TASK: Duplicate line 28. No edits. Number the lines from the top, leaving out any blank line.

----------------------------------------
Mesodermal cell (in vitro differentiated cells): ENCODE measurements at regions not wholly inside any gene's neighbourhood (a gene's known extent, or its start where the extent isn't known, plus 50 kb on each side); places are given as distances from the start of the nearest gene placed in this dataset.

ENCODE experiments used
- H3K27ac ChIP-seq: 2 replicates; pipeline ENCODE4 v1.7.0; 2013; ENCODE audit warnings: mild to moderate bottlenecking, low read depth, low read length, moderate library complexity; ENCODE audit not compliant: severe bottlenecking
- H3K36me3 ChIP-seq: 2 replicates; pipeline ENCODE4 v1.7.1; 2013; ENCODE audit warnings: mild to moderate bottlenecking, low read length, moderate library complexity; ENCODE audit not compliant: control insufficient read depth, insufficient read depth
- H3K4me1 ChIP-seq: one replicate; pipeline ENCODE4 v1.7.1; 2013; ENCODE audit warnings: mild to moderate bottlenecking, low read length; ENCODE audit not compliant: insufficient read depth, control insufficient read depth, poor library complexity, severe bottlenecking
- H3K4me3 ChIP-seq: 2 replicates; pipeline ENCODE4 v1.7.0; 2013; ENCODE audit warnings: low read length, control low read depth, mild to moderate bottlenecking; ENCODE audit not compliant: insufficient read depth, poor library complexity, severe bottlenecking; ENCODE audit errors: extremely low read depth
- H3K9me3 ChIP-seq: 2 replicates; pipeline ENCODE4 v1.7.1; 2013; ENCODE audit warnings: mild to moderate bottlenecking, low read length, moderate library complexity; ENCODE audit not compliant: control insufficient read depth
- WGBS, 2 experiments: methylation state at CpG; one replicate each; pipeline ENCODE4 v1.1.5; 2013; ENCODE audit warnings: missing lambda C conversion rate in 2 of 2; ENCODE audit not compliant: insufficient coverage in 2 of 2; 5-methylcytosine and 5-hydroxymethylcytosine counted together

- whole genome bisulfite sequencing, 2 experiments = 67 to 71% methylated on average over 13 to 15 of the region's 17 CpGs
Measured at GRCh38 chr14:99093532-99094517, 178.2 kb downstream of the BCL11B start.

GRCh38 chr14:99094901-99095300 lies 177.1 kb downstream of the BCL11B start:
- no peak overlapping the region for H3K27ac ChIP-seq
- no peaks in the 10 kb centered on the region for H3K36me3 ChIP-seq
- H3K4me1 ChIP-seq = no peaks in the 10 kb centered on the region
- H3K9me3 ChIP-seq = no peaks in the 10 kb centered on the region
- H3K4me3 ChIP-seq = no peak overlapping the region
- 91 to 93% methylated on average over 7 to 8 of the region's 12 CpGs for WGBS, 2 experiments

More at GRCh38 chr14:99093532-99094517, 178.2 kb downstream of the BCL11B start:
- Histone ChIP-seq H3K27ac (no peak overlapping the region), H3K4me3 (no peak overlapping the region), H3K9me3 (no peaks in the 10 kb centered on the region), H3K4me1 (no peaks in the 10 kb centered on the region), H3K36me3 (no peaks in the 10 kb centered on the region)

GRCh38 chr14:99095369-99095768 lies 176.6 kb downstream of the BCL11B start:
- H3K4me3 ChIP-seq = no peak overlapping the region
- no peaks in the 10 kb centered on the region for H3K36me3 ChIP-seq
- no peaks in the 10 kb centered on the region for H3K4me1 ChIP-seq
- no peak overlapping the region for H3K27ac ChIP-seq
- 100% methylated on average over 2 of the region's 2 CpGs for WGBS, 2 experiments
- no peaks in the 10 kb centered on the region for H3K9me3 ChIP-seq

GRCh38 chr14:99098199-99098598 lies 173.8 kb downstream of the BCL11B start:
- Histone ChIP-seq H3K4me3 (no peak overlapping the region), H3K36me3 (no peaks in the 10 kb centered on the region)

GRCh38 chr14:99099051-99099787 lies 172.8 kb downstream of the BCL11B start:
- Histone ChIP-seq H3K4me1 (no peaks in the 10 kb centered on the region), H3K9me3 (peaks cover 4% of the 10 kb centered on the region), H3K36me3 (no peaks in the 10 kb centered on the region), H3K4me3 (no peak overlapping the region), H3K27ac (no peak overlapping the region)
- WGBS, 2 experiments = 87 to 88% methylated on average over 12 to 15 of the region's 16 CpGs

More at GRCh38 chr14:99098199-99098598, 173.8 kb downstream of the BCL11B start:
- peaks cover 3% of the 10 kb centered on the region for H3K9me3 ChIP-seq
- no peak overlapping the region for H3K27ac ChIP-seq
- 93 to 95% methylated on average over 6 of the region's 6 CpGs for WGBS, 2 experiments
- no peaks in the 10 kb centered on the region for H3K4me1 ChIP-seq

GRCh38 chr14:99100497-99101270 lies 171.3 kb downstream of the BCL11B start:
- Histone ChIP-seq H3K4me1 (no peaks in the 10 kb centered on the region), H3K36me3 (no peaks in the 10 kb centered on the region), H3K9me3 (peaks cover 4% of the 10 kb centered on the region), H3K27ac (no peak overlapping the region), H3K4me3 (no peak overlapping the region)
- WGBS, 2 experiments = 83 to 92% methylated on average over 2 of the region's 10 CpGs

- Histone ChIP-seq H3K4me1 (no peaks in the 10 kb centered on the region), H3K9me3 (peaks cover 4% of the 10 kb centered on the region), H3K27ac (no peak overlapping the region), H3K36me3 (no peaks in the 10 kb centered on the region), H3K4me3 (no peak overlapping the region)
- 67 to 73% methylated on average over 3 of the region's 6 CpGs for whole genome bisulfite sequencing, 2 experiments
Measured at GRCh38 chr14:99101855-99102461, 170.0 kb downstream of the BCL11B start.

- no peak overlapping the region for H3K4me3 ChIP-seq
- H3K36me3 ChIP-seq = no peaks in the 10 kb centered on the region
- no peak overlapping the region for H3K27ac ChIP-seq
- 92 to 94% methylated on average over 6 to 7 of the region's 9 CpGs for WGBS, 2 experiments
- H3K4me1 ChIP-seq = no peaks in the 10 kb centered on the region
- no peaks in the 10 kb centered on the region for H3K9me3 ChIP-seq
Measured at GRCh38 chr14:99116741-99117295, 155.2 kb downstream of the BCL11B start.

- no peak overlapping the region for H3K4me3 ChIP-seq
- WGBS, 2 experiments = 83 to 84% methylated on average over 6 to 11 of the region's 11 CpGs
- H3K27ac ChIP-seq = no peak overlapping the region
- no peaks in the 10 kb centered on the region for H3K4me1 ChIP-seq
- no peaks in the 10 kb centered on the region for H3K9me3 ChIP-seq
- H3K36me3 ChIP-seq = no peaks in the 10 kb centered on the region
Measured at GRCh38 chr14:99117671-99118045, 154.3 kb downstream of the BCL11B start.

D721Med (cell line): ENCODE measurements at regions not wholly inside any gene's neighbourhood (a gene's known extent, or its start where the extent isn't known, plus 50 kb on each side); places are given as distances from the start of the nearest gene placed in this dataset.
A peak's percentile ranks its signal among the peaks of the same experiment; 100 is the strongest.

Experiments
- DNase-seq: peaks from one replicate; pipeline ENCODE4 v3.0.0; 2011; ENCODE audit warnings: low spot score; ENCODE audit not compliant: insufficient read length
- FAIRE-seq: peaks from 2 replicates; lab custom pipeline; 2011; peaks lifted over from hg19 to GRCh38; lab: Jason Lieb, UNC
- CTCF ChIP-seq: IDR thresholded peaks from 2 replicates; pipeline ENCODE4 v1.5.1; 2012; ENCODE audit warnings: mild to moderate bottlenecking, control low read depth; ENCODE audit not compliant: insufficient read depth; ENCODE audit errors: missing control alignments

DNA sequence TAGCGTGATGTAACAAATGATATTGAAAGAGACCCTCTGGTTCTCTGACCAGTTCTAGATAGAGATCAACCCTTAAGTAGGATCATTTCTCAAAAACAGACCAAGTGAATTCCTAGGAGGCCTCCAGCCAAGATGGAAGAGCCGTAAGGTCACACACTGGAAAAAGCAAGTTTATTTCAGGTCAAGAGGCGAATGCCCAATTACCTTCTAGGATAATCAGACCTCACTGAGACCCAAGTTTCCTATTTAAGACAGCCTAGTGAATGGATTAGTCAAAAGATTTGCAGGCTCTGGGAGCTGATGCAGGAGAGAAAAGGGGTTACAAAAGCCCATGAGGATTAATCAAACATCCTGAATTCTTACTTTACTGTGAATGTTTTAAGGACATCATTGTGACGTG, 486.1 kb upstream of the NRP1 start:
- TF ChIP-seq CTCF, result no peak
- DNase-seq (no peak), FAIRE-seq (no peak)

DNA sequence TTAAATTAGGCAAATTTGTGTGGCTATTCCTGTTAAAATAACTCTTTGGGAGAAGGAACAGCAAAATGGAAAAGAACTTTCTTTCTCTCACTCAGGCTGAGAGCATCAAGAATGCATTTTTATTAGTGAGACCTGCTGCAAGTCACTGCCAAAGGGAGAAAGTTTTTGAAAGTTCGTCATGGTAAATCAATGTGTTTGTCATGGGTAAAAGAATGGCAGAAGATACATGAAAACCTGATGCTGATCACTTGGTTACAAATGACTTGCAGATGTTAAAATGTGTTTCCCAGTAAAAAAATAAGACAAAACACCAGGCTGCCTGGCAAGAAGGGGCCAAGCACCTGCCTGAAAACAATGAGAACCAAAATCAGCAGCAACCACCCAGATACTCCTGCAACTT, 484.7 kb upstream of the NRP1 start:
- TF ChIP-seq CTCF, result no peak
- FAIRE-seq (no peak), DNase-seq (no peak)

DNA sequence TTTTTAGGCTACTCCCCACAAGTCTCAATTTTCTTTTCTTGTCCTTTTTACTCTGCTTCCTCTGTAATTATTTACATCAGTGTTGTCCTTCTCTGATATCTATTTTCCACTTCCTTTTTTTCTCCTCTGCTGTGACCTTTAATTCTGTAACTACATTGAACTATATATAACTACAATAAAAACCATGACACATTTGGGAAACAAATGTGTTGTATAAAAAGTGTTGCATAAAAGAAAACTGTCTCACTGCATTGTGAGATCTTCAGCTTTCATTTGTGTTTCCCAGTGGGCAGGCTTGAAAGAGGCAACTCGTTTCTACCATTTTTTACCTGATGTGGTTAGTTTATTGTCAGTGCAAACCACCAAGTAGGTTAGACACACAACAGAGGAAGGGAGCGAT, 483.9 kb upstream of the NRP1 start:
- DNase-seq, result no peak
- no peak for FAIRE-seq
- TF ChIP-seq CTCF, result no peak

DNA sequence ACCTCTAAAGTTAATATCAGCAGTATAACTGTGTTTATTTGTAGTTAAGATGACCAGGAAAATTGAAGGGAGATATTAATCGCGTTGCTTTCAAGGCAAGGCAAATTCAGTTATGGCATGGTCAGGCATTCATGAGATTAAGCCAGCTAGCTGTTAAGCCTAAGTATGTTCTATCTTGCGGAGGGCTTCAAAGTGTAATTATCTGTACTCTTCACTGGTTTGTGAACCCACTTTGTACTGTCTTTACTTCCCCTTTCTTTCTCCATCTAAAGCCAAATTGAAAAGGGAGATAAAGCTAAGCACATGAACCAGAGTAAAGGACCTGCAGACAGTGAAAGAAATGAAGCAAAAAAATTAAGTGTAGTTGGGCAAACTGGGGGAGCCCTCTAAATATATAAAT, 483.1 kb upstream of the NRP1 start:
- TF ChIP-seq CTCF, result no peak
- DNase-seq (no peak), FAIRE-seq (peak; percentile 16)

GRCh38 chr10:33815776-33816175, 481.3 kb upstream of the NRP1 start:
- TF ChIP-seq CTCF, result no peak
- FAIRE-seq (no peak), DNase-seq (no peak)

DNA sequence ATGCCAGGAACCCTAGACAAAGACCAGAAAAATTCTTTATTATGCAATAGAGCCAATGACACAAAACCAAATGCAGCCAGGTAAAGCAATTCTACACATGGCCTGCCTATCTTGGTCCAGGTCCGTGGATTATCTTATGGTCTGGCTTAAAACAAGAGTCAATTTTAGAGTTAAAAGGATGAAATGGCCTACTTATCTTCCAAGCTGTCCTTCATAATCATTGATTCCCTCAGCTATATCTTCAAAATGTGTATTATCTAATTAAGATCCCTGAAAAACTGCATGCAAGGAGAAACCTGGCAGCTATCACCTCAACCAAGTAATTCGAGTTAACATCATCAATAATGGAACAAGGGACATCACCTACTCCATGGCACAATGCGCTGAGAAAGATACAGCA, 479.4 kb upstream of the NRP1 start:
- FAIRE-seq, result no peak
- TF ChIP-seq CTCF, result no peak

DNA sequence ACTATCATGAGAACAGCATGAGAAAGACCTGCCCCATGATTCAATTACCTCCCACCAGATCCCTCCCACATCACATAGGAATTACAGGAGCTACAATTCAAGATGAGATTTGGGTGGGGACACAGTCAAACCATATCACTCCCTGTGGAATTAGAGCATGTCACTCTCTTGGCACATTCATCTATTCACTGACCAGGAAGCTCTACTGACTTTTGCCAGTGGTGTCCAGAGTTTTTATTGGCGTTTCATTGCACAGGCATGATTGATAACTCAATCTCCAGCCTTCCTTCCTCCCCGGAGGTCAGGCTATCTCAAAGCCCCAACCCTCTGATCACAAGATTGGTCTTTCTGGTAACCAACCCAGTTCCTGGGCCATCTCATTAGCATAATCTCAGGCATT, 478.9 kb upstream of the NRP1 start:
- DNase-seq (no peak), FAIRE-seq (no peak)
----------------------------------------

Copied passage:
- Histone ChIP-seq H3K4me3 (no peak overlapping the region), H3K36me3 (no peaks in the 10 kb centered on the region)